We've focused so much about Big Brother and Big Data that we may be missing the real data security threat — little things. A tremendous data flow is being generated from the so-called Internet of Things, the interconnected devices that monitor, control, and transmit information about both industrial and personal activities.
One report states that an estimated 10 billion intelligent sensors are already in place, gathering data, communicating with each other and us, and transmitting data through Internet connections — and that the count will increase to 50 billion by 2020.
The Internet of Things encompasses everything from remotely programmable DVRs to sophisticated industrial control systems. It includes RFID chips used to tag objects in supply chains, remote-control home thermostats, cargo ships tracked by Lloyd's of London, and even remote monitoring of a person's vital signs. Its components range from wearable devices to critical components of our national infrastructure. We could eventually see our cars, refrigerators, mobile phones, computers and home devices all connected and communicating with one another.
Call it what you will — Internet of Things (IoT), machine-to-machine communications (M2M), or the Intelligent Internet — it is increasingly affecting our lives.
And those 10 billion sensors are collecting lots of data. At first blush, that data may seem so granular and isolated, so specialized and dry, that it wouldn't raise serious concerns. But not so. Other people's data may not seem important, but your own data matters. And even isolated specialized data bits can be revealing.
According to a declaration by a group of national privacy commissioners, IoT devices "can ... reveal intimate details about the doings and goings of their owners through the sensors they contain." Specifically, because sensor data is "high in quantity, quality and sensitivity," analysts can draw broader conclusions, "and identifiability becomes more likely than not." Put simply, from your sensor data, people may be able to identify you and what you are doing.
This “Mauritius Declaration on the Internet of Things,” issued October 14, 2014, called for special privacy protections for IoT devices. Among other things, the declaration asserted that firewalls are not sufficient, that "end-to-end encryption" should be required, and that greater transparency and notice should be given to users than under current practices.
Their concerns are not isolated; Internet-connected devices are clearly leaking data. One recent article highlighted the thousands of webcams around the world — many of them baby monitors — that are not password protected and hence are available for viewing by anyone in the world. In some cases, metadata including geographical location information is also accessible.
Against this background, policy makers are considering how to protect data security and privacy on the Internet of Things. The National Institute of Standards and Technology (NIST) has formed a Cyber-Physical Systems Public Working Group that is addressing the cybersecurity and privacy implications of the IoT. The Senate Commerce Committee may hold an oversight hearing on the issue later this year.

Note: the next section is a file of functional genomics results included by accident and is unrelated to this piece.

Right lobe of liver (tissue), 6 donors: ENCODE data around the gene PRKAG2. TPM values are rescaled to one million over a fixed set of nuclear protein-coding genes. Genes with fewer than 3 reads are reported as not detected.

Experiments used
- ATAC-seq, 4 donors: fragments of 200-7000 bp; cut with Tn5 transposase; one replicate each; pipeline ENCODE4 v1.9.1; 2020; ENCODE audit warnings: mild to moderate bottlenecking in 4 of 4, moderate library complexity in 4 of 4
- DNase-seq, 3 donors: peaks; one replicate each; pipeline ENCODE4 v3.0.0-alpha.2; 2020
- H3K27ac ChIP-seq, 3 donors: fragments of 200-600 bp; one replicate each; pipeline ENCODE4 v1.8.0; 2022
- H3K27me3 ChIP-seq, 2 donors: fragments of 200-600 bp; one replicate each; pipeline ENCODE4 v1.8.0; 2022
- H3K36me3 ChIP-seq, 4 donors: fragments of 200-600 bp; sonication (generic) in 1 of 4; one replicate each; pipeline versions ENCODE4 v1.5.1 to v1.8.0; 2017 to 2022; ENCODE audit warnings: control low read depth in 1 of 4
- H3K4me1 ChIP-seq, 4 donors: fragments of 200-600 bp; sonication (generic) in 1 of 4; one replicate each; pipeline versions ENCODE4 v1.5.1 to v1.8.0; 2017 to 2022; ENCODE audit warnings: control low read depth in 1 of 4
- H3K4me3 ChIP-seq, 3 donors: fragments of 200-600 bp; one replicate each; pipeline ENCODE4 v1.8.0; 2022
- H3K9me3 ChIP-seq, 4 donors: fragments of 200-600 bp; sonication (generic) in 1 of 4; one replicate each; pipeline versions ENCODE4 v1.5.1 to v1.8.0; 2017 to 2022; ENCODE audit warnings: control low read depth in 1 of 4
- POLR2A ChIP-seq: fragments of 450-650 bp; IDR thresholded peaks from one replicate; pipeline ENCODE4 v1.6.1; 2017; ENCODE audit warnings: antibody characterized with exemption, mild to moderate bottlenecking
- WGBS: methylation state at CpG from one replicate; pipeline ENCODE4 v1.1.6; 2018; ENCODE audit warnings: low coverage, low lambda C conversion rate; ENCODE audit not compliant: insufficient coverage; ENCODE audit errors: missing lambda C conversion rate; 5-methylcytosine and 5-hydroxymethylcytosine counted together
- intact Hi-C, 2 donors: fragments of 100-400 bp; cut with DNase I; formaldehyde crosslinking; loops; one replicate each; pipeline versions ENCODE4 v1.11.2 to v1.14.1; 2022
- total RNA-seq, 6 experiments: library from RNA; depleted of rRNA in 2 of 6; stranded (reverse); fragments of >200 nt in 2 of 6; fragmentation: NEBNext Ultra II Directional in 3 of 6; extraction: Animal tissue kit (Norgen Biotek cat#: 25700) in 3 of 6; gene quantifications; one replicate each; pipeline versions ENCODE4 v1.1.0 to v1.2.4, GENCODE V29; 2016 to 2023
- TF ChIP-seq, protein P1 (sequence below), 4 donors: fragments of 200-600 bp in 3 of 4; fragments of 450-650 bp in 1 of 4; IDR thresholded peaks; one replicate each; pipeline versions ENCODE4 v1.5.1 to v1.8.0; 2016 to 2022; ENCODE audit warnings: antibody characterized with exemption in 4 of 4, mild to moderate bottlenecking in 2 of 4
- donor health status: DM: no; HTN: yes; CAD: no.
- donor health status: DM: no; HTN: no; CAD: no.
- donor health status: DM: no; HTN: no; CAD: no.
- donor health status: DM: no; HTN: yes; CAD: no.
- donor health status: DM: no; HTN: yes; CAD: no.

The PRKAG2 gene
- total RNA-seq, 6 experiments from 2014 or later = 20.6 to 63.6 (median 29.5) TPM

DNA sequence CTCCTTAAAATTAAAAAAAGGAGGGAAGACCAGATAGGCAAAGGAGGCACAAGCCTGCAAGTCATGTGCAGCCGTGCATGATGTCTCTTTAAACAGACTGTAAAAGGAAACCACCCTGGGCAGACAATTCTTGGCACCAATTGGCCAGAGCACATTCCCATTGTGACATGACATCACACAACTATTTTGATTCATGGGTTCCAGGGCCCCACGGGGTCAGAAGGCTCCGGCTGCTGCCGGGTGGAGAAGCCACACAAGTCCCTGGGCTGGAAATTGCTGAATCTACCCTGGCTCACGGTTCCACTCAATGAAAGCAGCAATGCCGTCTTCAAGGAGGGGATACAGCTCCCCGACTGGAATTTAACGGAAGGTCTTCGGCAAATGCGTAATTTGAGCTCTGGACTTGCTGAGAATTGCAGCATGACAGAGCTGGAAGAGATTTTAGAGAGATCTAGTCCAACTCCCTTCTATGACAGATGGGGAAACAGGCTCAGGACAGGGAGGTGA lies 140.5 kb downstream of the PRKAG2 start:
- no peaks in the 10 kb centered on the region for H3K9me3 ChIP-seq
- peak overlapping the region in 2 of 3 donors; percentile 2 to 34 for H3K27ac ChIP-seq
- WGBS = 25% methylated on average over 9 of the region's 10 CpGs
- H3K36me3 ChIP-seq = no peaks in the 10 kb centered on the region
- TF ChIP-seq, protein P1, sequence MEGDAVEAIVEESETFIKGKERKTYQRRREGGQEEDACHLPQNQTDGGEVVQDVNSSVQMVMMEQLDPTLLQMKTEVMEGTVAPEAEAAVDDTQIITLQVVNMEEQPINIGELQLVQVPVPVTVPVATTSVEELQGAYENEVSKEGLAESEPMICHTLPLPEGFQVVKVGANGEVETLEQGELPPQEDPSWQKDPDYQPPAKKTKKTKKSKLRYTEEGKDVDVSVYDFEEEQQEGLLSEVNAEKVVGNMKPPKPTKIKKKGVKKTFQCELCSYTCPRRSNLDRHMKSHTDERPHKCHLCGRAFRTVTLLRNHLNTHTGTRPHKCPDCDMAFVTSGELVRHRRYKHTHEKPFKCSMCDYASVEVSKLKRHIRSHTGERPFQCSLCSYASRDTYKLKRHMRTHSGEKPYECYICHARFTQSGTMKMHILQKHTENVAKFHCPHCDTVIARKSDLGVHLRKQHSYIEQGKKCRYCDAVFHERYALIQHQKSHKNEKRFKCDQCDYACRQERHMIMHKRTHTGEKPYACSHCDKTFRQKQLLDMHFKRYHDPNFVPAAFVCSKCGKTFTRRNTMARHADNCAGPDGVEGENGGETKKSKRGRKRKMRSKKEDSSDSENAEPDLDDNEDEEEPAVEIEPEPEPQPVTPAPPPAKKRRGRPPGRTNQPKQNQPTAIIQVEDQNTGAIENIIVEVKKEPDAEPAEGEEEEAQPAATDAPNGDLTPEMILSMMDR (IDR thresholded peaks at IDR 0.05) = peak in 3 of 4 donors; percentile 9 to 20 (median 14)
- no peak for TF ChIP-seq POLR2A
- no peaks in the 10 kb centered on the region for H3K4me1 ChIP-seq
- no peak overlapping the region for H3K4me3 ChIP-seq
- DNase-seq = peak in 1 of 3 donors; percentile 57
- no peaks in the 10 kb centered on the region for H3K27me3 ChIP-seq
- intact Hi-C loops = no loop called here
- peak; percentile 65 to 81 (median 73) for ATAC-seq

New privacy approaches may be required. Many policy makers are looking at mandating "privacy by design" standards, in which privacy is addressed in the concept and engineering phases of sensors and their systems. Some are focusing on "responsible use" requirements rather than traditional "notice and consent" approval by users. Some consumer advocates will ask for limits on combining IoT-derived data with other databases.
Creating IoT privacy regulations won't be easy. As one writer put it, "What kind of privacy notice can a toaster provide?"
Until specific IoT regulations are enacted, IoT devices are subject to standard privacy and data laws, few of which were developed with these devices in mind. The federal Computer Fraud and Abuse Act, and state anti-hacking laws, for example, prohibit accessing of computer and network data without authorization or beyond the scope of authorization, and hence they criminalize hacking of sensor data. But users may prefer the proactive security of encryption to CFAA litigation after a data loss has occurred, and if breaches occur, device vendors may be charged with failing to implement adequate security. State data breach laws, of course, require notice if IoT systems containing personal information are breached. Accessing data from devices in Europe could violate European database protection laws. Finally, customer agreements for IoT devices will likely notify users of inherent security risks, and disclaim liability for breaches, but ambiguities will inevitably emerge about adequacy of notices, ongoing responsibilities, warranties, and liabilities.
Until more specific regulations are enacted, we're likely to hear more and more IoT horror stories. Like the hackers who showed that they could break into web-enabled baby monitors and yell obscenities at young children. Or the researchers who were able to remotely hack into an automobile and take over its basic functions.
Sometimes, it seems, big problems can arise from little things.
Mark Sableman is a partner in Thompson Coburn’s Intellectual Property group. He is the editorial director of Internet Law Twists & Turns. You can find Mark on Google+ and Twitter, and reach him at (314) 552-6103 or email@example.com.